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Subscriptions bringing clothing rentals out of the closet

When Rent The Runway’s subscription proposition was launched three years ago, the company went overnight from ‘dressing’ its customers an average of only 2.7 days per year to a massive 120 days.

This move took it away from being solely focused on the obvious rental items such as event wear including prom dresses and formal suits and also into offering more regular clothing such as work wear. What this also meant was the need for a different approach to customer engagement and the way Rent The Runway used the mass of data it was accumulating on its customers.

“With event rental we’d high-five in the office when people spent 45 minutes on the site but then when we had [people with] 120 days of rentals per year that metric was no good. We’ve now split the business into the subscribers, who want ‘set it and forget’ it personalisation from algorithms that help them choose [items], and those other customers who don’t want any algorithms choosing for them,” says CTO & head of product at Rent The Runway, Josh Builder, speaking at Tech.Festival 2019.

The subscription customers are benefiting from Rent The Runway’s utilisation of data that constantly builds a profile on them through a feedback loop that asks customer questions based on what they liked, what they returned, and their various preferences. From this the company is able to not only define a customer’s taste - regardless of what they say their taste is - but also understand what fits them.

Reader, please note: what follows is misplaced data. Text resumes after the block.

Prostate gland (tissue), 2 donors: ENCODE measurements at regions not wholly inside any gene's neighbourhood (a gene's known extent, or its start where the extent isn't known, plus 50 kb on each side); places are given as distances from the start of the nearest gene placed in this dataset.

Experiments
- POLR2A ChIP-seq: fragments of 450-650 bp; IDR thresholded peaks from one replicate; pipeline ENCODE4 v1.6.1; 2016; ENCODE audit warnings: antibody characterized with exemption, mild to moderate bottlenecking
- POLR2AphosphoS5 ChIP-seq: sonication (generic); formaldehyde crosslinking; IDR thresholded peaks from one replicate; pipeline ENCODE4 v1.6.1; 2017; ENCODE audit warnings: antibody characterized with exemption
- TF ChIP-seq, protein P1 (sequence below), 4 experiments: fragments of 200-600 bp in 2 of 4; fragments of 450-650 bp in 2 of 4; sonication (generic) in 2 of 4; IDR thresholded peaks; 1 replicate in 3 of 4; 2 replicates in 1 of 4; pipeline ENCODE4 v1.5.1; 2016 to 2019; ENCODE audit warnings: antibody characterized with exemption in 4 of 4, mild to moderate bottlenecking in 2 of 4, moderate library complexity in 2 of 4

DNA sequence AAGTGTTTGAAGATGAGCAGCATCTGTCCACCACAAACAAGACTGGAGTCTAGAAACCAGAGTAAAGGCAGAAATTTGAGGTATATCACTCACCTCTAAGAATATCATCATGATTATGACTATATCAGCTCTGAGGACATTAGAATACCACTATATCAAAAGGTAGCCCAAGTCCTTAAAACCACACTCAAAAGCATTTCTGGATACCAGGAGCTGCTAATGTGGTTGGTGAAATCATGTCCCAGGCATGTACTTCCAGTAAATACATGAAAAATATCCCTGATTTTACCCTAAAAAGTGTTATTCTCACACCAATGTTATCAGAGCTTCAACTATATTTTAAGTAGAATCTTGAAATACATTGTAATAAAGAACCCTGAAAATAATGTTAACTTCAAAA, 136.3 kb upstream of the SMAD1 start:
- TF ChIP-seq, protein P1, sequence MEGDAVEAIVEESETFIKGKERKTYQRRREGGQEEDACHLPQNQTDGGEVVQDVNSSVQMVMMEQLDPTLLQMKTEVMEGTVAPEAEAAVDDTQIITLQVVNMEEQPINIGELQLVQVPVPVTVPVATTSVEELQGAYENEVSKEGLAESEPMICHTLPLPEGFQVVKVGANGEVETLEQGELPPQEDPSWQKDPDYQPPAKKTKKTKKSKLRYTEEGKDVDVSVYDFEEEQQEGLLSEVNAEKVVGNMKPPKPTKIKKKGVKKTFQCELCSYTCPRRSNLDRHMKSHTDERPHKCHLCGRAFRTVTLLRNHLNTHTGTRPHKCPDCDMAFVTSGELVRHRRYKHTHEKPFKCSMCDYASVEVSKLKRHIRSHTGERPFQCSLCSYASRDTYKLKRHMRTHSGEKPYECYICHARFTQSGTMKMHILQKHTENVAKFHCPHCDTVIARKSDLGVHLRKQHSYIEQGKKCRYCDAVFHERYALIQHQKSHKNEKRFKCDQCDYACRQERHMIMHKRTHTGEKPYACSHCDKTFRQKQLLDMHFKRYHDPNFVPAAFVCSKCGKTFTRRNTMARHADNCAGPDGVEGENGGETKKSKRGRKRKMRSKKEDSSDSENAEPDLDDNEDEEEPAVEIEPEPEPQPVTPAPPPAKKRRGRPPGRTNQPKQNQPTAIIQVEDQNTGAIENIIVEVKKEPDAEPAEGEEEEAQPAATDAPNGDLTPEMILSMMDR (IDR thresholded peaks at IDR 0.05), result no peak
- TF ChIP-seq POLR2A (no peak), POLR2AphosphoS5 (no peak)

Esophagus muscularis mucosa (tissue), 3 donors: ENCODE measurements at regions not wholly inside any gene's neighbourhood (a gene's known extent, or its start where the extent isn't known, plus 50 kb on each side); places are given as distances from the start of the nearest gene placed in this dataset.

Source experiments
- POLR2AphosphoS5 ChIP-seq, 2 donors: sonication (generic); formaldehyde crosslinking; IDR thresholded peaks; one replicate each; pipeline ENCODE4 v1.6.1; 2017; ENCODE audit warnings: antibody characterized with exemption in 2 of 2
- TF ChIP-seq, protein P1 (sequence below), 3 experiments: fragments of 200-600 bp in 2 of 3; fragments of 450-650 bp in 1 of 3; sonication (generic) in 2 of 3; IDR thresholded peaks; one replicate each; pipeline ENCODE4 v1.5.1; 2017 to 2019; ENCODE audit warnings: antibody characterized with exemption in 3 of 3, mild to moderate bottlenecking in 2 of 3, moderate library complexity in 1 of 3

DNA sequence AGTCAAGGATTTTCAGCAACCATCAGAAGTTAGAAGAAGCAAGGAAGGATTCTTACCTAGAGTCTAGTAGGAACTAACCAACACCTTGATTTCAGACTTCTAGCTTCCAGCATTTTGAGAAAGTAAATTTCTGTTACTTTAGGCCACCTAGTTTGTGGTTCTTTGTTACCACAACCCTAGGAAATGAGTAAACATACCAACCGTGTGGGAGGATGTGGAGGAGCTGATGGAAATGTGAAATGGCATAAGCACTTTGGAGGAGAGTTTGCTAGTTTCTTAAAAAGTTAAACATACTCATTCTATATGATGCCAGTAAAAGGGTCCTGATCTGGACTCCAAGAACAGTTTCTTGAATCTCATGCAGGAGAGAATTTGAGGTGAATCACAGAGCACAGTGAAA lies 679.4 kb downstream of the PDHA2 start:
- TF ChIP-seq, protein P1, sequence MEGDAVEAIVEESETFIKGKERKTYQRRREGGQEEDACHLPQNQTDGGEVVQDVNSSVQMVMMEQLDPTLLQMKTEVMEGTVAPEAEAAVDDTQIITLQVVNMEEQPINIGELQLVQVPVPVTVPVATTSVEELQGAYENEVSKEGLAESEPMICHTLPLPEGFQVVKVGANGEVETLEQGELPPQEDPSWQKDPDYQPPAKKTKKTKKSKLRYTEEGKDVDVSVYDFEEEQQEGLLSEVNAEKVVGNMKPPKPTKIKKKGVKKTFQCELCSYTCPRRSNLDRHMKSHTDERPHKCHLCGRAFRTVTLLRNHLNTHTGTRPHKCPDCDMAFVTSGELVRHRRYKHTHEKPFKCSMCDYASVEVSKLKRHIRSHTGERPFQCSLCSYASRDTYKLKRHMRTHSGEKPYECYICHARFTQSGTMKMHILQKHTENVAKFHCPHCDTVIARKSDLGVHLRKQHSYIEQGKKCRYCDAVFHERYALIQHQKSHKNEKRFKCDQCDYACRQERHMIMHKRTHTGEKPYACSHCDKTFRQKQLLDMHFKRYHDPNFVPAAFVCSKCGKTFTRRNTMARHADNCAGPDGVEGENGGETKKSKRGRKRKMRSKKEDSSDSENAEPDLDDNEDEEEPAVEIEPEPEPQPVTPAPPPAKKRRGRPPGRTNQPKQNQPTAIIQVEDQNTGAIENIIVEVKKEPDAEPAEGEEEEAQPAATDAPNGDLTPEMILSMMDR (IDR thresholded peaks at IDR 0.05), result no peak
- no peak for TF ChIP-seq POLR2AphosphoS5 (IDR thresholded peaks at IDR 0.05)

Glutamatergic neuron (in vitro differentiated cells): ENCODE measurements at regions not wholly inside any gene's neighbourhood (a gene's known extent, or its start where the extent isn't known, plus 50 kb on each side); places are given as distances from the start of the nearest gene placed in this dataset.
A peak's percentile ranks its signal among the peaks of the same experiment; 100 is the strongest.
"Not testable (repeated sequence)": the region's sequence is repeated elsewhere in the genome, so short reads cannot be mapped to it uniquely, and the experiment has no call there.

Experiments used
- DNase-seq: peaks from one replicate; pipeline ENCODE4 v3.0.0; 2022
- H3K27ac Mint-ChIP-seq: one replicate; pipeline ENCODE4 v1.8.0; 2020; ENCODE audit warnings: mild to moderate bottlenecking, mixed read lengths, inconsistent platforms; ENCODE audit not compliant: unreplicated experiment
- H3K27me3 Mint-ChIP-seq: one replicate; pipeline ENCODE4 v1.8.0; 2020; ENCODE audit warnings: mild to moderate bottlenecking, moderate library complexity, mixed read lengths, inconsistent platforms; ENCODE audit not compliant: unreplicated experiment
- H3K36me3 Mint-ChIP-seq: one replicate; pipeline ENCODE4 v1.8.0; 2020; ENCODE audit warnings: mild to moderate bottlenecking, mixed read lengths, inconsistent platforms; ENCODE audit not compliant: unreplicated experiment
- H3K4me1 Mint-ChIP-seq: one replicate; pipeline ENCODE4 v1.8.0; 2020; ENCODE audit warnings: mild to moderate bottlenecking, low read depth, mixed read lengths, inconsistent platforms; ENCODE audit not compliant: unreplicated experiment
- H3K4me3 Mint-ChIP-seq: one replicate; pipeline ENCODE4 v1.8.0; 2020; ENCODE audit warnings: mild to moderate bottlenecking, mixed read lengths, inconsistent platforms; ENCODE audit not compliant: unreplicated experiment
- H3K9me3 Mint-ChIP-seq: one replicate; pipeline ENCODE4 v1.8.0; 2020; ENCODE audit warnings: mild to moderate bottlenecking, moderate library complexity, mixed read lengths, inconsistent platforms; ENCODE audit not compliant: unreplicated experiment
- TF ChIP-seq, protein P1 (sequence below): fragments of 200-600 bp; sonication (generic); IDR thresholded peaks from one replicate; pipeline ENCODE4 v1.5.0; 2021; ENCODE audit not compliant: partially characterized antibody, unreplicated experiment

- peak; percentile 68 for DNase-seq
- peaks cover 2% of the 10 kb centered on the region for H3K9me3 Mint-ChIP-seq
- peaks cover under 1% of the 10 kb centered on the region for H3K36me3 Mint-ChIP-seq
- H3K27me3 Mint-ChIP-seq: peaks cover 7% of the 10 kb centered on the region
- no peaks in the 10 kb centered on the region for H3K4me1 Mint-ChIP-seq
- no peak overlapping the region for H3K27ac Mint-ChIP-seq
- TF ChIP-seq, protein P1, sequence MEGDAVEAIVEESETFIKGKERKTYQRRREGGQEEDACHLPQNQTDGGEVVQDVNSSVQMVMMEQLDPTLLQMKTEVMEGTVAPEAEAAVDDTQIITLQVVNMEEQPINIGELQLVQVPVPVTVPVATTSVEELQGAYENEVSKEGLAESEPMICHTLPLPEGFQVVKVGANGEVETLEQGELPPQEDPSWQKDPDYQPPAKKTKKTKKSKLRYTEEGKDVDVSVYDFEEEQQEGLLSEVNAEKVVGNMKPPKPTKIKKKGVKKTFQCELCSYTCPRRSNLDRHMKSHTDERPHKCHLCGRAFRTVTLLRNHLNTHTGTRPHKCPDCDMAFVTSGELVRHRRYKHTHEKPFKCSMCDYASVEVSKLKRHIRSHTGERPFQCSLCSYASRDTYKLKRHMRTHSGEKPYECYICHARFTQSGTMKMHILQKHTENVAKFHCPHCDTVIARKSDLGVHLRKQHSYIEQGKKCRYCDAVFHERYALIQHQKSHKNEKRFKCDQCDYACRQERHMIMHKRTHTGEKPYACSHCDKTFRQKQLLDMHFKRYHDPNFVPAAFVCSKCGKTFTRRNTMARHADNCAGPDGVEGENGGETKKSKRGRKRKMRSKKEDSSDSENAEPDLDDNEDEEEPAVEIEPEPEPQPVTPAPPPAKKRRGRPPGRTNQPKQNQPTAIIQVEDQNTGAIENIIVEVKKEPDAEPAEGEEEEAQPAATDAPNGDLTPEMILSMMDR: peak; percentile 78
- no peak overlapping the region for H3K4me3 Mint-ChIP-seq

“Many companies come to us with software solutions for fit but frankly this is not about sizing it’s more about personal preferences. A dress might actually fit by measurement but the customer might like it tight around the chest or they might not want it to show much of their arms. This is why the feedback loop is so important,” he explains.

As well as having the data to support its drive to boost subscriber numbers Rent The Runway also has the benefit of more consumers warming to the idea of renting clothing. A key attraction for a growing number of consumers is environmental concerns and Builder says Rent The Runway fits neatly into this scenario.

This is not only because it drives re-use of clothing but the company’s much greater efficiency with dry cleaning ensures less chemicals and water are used in this vitally important part of its business (it is the biggest dry cleaning company in the world).

Also helping the company’s environmental footprint is its use of stores for collection and return of rentals. Rent The Runway currently operates five such stores in the US. “The stores fit with our ‘closet in the cloud’ model and help tie everything together,” he says.

Builder believes this sets the company up well for achieving its objective of making the closet obsolete. “We absolutely believe rental is the future, where ownership is optional. You might own a couple of things but not need to own anymore. The average woman [in the US] spends $4,000 on fashion per year and this could be fully replaced. With subscription at $159 per month you can afford a lot more this way,” he suggests.

Builder did not reveal whether the company has any plans to bring its service to the UK nor did he discuss Rent The Runway’s current widely reported issues with its new inventory management software.

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